Go: the cool parts

Go: the cool parts

An introductory talk to Go where we will discuss why Go's popularity is raising so fast.

Presented at Øredev: http://oredev.org/2015/sessions/go-the-cool-parts

D8e5d79ca42edc07693b9c1aacaa7e5e?s=128

Francesc Campoy Flores

November 04, 2015
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Transcript

  1. Go: the cool parts Francesc Campoy @francesc

  2. Francesc Campoy Developer Advocate Google Cloud Platform Go On the

    internets: @francesc github.com/campoy
  3. The cool parts 1. The language 2. The tooling 3.

    The community
  4. The language

  5. Go is - open source - statically typed - garbage

    collected - simple - fast - cool - awesome - …
  6. A bit of history

  7. Scale axis Number of: cores concurrency machines networking lines of

    code compilation speed / maintainability developers readability
  8. Problems at scale

  9. Simplicity scales • strings and weights • gravity

  10. Simplicity scales • strings and weights • gravity + a

    new perspective
  11. Simplicity scales Modeling complexity: - small elements - simple rules

    - composition
  12. 1. The language a. the syntax b. the type system

    c. the concurrency support 2. The tooling 3. The community The cool parts
  13. The syntax

  14. Hello, world package main import "fmt" func main() { msg

    := "Hello, Øredev" fmt.Println(msg) }
  15. package main import "fmt" func main() { msg := "Hello,

    Øredev" fmt.Println(msg) } Hello, world
  16. package main import "fmt" func main() { msg := "Hello,

    Øredev" fmt.Println(msg) } Hello, world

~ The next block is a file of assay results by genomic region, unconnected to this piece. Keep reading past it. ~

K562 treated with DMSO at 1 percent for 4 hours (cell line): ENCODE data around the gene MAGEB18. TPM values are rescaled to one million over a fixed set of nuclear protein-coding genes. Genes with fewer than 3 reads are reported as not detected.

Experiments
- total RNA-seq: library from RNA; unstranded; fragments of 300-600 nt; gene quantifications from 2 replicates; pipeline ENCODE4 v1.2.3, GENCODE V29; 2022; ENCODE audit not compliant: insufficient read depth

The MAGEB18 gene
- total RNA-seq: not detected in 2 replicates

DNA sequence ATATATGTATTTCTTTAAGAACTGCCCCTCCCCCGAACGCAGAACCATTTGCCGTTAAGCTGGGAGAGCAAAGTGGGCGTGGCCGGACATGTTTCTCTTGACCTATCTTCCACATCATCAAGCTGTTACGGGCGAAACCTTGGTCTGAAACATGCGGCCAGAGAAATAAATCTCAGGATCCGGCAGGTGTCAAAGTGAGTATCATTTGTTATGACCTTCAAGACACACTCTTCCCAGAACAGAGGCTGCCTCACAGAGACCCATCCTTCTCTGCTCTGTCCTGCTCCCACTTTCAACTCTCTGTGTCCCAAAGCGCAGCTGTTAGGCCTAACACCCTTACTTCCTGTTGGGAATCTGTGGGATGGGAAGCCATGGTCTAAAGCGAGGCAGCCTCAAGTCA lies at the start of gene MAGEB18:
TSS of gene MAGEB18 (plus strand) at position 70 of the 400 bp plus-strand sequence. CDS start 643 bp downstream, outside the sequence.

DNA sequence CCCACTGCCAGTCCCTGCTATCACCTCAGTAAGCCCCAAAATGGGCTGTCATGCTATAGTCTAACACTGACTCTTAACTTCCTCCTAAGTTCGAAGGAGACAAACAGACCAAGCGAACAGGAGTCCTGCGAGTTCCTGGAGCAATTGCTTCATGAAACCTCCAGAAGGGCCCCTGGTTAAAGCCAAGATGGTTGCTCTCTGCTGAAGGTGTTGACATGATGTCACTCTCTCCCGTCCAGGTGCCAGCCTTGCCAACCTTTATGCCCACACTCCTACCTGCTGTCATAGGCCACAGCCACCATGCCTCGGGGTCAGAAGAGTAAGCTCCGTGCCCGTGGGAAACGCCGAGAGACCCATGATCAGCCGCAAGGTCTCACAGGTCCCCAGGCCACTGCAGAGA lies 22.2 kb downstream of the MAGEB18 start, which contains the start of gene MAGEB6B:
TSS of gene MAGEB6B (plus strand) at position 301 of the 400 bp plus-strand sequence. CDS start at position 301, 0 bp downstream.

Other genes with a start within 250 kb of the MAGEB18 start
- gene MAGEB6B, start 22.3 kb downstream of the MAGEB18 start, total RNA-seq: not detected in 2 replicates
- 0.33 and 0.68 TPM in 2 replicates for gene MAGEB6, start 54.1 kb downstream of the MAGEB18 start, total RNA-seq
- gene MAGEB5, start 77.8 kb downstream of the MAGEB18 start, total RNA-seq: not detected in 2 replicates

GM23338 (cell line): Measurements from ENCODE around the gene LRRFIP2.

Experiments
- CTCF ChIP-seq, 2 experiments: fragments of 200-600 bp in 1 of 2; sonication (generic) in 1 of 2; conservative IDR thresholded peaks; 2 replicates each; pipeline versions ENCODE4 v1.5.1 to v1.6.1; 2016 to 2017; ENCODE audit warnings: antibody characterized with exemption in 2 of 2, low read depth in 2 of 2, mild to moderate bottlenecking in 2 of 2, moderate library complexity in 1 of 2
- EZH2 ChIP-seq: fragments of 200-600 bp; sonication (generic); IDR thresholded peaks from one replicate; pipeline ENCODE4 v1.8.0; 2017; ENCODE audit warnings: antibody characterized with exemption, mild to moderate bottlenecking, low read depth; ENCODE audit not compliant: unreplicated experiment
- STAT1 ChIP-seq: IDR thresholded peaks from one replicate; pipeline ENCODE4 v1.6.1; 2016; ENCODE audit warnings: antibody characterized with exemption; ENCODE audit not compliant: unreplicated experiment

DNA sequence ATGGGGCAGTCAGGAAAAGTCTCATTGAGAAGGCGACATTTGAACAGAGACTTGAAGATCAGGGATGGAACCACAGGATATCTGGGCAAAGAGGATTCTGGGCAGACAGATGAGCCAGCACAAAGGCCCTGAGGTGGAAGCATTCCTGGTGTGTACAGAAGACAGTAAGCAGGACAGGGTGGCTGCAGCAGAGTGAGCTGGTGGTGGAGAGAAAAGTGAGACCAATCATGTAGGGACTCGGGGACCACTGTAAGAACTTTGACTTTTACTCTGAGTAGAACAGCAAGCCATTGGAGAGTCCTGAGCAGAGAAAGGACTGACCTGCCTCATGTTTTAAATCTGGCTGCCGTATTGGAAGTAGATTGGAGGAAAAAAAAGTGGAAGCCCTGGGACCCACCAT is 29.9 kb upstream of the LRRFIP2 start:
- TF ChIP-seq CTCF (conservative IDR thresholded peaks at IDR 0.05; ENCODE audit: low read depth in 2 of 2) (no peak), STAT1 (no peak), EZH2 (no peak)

17. package main import "fmt" func main() { msg := "Hello,

    Øredev" fmt.Println(msg) } Hello, world
  18. func sum(a, b int) int { return a + b

    } Hello, functions
  19. Lambdas - Simply known as function literals - Functions are

    first class objects
  20. Hello, lambda func equals(a int) func(int) bool { return func(x

    int) bool { return a == x } }
  21. Hello, lambda func equals(a int) func(int) bool { return func(x

    int) bool { return a == x } }
  22. Hello, lambda is42 := equals(42) fmt.Println(is42(42)) // true fmt.Println(is42(10)) //

    false
  23. Closures - Function literals - Lexical scoping - Automatic stack/heap

    allocation
  24. func fib() func() int { a, b := 0, 1

    return func() int { a, b = b, a+b return a } } Hello, fibonacci
  25. Hello, fibonacci func fib() func() int { a, b :=

    0, 1 return func() int { a, b = b, a+b return a } }
  26. Hello, fibonacci func fib() func() int { a, b :=

    0, 1 return func() int { a, b = b, a+b return a } }
  27. The type system

  28. There’s two classes of types: - Concrete types - Interfaces

    Go types
  29. Describe memory layout Every value is of a concrete type

    Concrete types can be: - simple (predefined) or composed - named or anonymous Concrete types